As part of its campaign against the Shiite cleric Muqtada al Sadr and his militia, the Iraqi government has imposed a ban on distributing and even playing in public a genre of war-like songs that praise Sadr's fighters.
The ban went into effect earlier this month. Four Shiite militiamen fighters ignored it, however, when they drove through the battle-scarred streets of Baghdad's Sadr City this week, blaring distorted music from loudspeakers.
The song they played, with its driving beat and chorus of male voices, is one of scores of war-like anthems that have effectively become the soundtrack for Sadr's Mahdi Army.
This month, the Iraqi government banned this kind of music. Qassem Adda, a spokesman for Baghdad's Law Enforcement Operations Department, says these songs promote terrorism, sectarianism and rebellion against the elected Iraqi government. Anyone caught playing them will be arrested and charged with inciting terrorism.
The spread of these CDs "instigate violence against the coalition and Iraqi forces, mostly in Sadr City," Adda said in a recent interview.
Adda is talking about songs like "I Am the IED," which refers to improvised explosive devices, the weapon of choice among Iraqi insurgents. The song is basically an up-tempo version of traditional Shiite religious chants known in Arabic as ashid husseiniyah. But instead of praising Shiite saints, this song glorifies roadside bombs.
The video of "I Am the IED" features a bearded young man who smiles and dances, gesturing with his hands as he chants lyrics such as "If an armored vehicle passes, I will blow it up / If I get thirsty, I will drink blood from a Hummer."
This cheerful, lip-synched performance is all the more jarring because it runs over a violent backdrop of insurgent video clips, which show American Humvees and tanks exploding while driving over Iraq's heavily mined roads. Sound effects, including explosions and machine-gun fire, are mixed in with the music.
Songs such as "I Am the IED" have become a pop-culture phenomenon in Iraq, particularly among young Shiite men.
Until the government ban, many taxi and bus drivers played the pro-Sadr songs as they ferried their passengers around the city. The music is a form of defiance against Iraqi authorities and a way for Sadrists to identify each other in the street.
Supporters: Music Is 'Patriotic'
The ban is now driving this music underground — or in the case of a CD salesman named Ali, under the table.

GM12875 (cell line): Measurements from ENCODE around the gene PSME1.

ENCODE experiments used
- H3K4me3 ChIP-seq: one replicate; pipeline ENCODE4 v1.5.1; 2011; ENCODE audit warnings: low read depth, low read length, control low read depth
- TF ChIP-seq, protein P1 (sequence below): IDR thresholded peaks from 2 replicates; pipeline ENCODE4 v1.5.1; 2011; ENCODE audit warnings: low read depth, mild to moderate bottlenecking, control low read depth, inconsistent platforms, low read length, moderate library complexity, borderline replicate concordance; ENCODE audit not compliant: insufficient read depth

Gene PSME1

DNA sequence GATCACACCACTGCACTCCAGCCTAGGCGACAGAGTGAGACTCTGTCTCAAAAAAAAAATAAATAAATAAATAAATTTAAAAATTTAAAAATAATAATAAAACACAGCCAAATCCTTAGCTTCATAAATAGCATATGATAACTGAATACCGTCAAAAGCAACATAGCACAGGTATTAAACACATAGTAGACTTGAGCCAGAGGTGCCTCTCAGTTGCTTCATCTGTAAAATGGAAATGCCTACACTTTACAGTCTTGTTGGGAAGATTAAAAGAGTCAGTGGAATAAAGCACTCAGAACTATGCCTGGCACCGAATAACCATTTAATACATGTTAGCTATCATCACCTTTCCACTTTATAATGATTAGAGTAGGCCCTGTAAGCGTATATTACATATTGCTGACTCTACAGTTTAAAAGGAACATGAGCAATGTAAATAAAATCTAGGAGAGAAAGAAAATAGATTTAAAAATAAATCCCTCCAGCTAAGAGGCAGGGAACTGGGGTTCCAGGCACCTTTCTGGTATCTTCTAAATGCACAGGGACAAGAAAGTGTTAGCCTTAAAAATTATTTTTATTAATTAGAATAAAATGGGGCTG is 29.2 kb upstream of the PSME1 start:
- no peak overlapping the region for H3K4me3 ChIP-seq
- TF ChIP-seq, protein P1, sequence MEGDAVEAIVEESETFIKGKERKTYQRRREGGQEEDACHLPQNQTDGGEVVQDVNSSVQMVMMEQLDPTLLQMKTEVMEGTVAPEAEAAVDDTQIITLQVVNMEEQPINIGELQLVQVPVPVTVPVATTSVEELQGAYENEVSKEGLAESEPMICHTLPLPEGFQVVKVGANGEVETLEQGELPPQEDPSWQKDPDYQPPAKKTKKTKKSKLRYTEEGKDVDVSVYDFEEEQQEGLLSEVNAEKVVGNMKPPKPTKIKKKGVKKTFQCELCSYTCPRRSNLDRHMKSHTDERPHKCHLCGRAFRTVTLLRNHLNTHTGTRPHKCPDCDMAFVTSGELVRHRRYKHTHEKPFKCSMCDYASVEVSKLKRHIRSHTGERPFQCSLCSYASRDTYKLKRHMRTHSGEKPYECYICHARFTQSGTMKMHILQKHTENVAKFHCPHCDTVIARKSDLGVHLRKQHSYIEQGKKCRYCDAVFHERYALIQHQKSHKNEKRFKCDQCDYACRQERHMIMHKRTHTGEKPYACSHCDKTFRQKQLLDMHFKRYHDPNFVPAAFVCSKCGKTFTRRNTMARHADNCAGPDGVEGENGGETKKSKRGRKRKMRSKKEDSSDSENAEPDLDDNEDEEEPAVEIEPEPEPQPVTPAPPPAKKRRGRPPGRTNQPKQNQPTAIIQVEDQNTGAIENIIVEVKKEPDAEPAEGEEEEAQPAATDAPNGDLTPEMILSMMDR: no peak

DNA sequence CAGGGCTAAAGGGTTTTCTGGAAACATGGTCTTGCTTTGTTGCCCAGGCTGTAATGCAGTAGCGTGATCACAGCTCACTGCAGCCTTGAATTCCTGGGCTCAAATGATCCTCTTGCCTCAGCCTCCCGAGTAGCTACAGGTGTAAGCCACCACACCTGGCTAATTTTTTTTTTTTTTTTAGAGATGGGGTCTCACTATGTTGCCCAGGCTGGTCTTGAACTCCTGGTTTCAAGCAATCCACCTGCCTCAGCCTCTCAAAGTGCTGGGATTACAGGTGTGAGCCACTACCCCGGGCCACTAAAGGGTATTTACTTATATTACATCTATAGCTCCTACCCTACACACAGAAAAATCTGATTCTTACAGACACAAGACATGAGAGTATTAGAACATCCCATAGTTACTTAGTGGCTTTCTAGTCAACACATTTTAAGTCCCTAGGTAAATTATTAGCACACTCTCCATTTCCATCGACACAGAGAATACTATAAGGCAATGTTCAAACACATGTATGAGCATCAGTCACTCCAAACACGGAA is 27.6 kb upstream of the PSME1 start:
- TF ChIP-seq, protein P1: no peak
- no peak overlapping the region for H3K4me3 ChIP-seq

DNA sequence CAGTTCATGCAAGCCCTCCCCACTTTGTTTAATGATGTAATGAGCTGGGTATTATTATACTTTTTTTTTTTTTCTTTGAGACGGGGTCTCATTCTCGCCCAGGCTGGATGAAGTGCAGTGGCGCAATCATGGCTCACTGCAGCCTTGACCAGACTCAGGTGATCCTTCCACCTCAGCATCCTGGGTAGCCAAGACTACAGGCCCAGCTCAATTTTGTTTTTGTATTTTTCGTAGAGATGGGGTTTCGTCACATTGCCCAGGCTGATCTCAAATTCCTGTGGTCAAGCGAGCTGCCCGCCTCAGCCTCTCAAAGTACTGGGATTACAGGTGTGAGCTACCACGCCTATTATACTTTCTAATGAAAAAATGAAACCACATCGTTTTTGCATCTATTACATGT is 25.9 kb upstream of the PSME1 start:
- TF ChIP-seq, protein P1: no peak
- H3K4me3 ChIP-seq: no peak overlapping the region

He now hides his stock of Sadrist songs in a box under the table of his stall in a Baghdad market. If he trusts you, he will sell you the latest album for the equivalent of a U.S. dollar.
Ali says several new songs were released after the Iraqi government launched a crackdown on Sadr's fighters in the southern city of Basra last March.
"These songs are patriotic," Ali says. "Sometimes customers use them as ringtones for their cell phones."
Singer Opposes 'Unjust' Occupation
One of the most notorious Sadrist singers is Ali Delfi. His hit single, "Taste the IED," even can be heard sometimes playing at wedding parties in Sunni Muslim neighborhoods.
"Taste the noble IED, taste it, taste it," the chorus repeats. "Describe it to Bush and his slaves," Delfi then sings, "and tell him his army and his threats will burn like a house of reeds."
In person, Delfi is a slender, polite 26-year-old — hardly what one would expect from the firebrand who sings lyrics such as "Taste my bomb and feel its pain."
When asked whether he thought "Taste the IED" encourages listeners to plant bombs, he replies that it does — but only "against the occupation."
But, he adds, "I don't think those who listen to me would plant IEDs. There are special people who plant IEDs. Ordinary people don't make these bombs."
The singer insists he is trying to inspire resistance against what he calls an unjust U.S. military occupation — not against the Iraqi government, whose soldiers have also been fighting against the Mahdi Army.
Delfi has been singing Shiite chants since he was a child. But until 2003, he had to make and distribute his records secretly, because Saddam Hussein banned recordings of these Shiite chants.
Today, the singer's studio is located in the heart of Baghdad's embattled Sadr City, where Shiite fighters have used IEDs to fight American and Iraqi forces.
"Sometimes battles rage [outside] while I am chanting," Delfi says. "There is shooting and people are falling down and getting killed, but we go on recording our chanting."
Delfi steps into his small, sweltering recording studio, which, due to chronic blackouts, relies on power from a small generator. Here, he sings an a capella version of his favorite song, "Hel el Binna" or "The Strength Within."
In your name Muqtada, Baghdad is calling for your help
The Tigris has prostrated itself before you, begging for help
The Tigris came to ask for your blessing
And she blessed you with henna
We defy anyone who tries to enter Sadr City
Starting from the canal to the dam
Men confront armored vehicles with their bare chests
The Mahdi Army are heroes
They have become like mountains
When reading translations of some of these chants, it's hard not to draw parallels to the aggressive, testosterone-driven lyrics of some American rap songs: for instance, the chorus of the song "Sons of Sadr" — "We are the sons of Sadr, they know us very well. ... Don't mess with us, we are sharp as swords."